”Fans clearly don’t want political messaging mixed with their sports, so how do leagues deal” with racism, Favre asked Trump — a remark that angered some watchers, host Eric Bolling noted.

“I don’t pay attention,” Favre replied to Bolling.

“Most people thought it was a good question,” he said. “All the haters can’t wait to get on their phones.”

Favre also said “all of us … the older generation” are worried about the direction the country is headed.

“It’s frightening what it’s going to be like in 20-30 years from now but I can’t imagine it being pleasant,” he said.

Favre spoke openly about his opioid addiction during his early years with the Packers following a shoulder separation he suffered in his first year with the team.

“I remember vividly getting hurt,” he said, adding he’d just turned 22. “I started eating pain pills.”

“With every injury I had after that, I made it seem like it was worse off than it really was,” he said, adding “That's really how it started. This went on for three, four years.”

“Like most people who it happens to young, before you know it, it's got a hold of you. And, of course, I thought I had it controlled,” he said.

“At my peak, I was taking 16 in one night…all 16 at one time… If I did that today, right now, it would probably kill me,” he said, lamenting that from 1992 to 1996, things were “a blur.”

“I was deceiving myself, I guess because I was playing well. I won three MVPs, how could I have a problem?” he recalled. But along with a drinking problem, he said he suffered two seizures and realized he had to stop.

“I knew something bad was gonna happen… I realized I was at the end of my rope,” he said. “Ultimately I flushed them down the toilet” and “I quit drinking a year later.”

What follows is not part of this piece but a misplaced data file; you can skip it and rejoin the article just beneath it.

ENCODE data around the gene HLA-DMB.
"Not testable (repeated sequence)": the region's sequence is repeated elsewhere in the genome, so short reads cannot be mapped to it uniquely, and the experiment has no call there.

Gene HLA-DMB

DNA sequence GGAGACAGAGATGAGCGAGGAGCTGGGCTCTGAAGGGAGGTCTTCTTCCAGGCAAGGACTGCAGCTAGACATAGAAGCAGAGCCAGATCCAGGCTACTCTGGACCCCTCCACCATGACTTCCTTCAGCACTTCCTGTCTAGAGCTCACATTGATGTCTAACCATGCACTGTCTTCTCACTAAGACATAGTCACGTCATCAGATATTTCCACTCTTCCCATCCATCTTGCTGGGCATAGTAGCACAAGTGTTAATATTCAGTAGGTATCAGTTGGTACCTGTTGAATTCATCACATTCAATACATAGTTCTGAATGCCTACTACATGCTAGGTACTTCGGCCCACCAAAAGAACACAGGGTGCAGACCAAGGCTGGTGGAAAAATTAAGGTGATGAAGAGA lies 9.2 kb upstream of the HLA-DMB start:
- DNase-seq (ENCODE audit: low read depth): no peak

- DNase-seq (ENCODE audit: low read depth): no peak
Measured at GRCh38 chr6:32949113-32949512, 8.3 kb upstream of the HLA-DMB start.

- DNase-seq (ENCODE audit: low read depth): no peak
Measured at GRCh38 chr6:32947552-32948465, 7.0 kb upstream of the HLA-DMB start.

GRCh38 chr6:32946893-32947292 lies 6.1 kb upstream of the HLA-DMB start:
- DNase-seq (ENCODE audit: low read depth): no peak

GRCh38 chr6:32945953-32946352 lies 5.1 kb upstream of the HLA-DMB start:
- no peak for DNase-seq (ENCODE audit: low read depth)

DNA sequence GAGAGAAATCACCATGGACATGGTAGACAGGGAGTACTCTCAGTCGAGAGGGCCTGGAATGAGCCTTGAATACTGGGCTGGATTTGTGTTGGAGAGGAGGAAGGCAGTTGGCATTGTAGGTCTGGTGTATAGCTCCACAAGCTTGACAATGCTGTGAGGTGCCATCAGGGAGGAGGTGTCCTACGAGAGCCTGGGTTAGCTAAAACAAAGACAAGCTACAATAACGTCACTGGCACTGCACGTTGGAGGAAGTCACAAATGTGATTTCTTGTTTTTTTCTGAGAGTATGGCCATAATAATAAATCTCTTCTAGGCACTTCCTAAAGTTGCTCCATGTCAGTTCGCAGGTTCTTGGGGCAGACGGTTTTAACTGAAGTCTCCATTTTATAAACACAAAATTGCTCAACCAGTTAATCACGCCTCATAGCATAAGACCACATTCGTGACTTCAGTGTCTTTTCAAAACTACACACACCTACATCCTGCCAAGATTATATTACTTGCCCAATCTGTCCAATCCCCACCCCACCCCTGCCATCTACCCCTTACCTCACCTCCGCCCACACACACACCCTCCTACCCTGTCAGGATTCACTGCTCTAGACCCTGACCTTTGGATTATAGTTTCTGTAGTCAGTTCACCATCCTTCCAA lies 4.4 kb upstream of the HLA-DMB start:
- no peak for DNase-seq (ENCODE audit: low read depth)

Original Article

Arizona Republicans to Hold Meeting on Nov. 3 Election

Arizona Republicans to Hold Meeting on Nov. 3 Election

Saturday, 28 November 2020 08:38 PM

Arizona Republicans have scheduled a meeting at a hotel in downtown Phoenix on Monday to discuss the Nov. 3 election.

The event was billed as a “fact-finding hearing" featuring members of Trump's legal team and members of the Arizona Legislature, but top leaders of the Republican-controlled Legislature told The Associated Press that the planned gathering was not an official legislative event.

According to press release by state Rep. Mark Finchem, R-Oro-Valley, the gathering is intended “to hear testimony and view evidence related to allegations of electoral compromise related to the 2020 election."

A similar event was held Wednesday in Gettysburg, Pennsylvania.

No evidence of fraud or hacking of voting machines has emerged during this election in Arizona.

Five challenges have been filed in Maricopa County Superior Court in Phoenix since Nov. 3 and four of those have been dismissed. An initial hearing on the fifth is scheduled Monday, the same day as the hotel event and the state election canvass at the state Capitol.

Among the Trump supporters using social media to publicize the Arizona event were state GOP Chairwoman Kelli Ward and U.S. Rep. Paul Gosar, R-Ariz. “I will be there," Gosar declared on Twitter.

It wasn't clear whether the Trump attorneys would be present in Phoenix or addressing the gathering remotely.

On Tuesday, Republican Gov. Doug Ducey acknowledged for the first time that President-elect Joe Biden won Arizona.

The Arizona Legislature is not in session and Senate President Karen Fann said neither she nor House Speaker Rusty Bowers, authorized fellow Republican lawmakers to hold a hearing at the Capitol on the election.

“So they found a site off-site to hold it," Fann said.

The planned gathering drew scorn from some Democrats.

“Might as well have a boat parade and call it a legislative hearing. This unsanctioned unofficial circus sideshow will have no bearing or impact on @JoeBiden’s victory in Arizona,” the Democratic Caucus of the Arizona House said in its Twitter feed.

Original Article